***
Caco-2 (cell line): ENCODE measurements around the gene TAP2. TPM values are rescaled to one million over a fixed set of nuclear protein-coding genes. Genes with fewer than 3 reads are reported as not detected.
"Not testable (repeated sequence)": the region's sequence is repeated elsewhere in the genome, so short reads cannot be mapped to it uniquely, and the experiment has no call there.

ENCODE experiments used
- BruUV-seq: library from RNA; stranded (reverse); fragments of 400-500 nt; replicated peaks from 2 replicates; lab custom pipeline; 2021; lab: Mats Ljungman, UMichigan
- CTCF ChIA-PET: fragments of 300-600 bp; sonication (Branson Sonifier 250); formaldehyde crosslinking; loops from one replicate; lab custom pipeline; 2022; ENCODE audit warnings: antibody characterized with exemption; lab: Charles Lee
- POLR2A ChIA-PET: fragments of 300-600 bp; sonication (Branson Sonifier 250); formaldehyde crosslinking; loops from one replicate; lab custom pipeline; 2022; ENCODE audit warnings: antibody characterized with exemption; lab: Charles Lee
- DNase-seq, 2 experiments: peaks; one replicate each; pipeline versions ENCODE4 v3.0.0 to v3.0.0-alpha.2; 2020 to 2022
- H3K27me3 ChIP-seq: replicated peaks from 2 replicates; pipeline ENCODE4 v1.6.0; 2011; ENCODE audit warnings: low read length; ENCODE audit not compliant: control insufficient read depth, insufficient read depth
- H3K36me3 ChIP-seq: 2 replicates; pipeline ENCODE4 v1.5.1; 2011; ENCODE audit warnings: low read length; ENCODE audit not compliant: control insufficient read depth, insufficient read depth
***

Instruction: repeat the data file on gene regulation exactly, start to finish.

Caco-2 (cell line): ENCODE measurements around the gene TAP2. TPM values are rescaled to one million over a fixed set of nuclear protein-coding genes. Genes with fewer than 3 reads are reported as not detected.
"Not testable (repeated sequence)": the region's sequence is repeated elsewhere in the genome, so short reads cannot be mapped to it uniquely, and the experiment has no call there.

ENCODE experiments used
- BruUV-seq: library from RNA; stranded (reverse); fragments of 400-500 nt; replicated peaks from 2 replicates; lab custom pipeline; 2021; lab: Mats Ljungman, UMichigan
- CTCF ChIA-PET: fragments of 300-600 bp; sonication (Branson Sonifier 250); formaldehyde crosslinking; loops from one replicate; lab custom pipeline; 2022; ENCODE audit warnings: antibody characterized with exemption; lab: Charles Lee
- POLR2A ChIA-PET: fragments of 300-600 bp; sonication (Branson Sonifier 250); formaldehyde crosslinking; loops from one replicate; lab custom pipeline; 2022; ENCODE audit warnings: antibody characterized with exemption; lab: Charles Lee
- DNase-seq, 2 experiments: peaks; one replicate each; pipeline versions ENCODE4 v3.0.0 to v3.0.0-alpha.2; 2020 to 2022
- H3K27me3 ChIP-seq: replicated peaks from 2 replicates; pipeline ENCODE4 v1.6.0; 2011; ENCODE audit warnings: low read length; ENCODE audit not compliant: control insufficient read depth, insufficient read depth
- H3K36me3 ChIP-seq: 2 replicates; pipeline ENCODE4 v1.5.1; 2011; ENCODE audit warnings: low read length; ENCODE audit not compliant: control insufficient read depth, insufficient read depth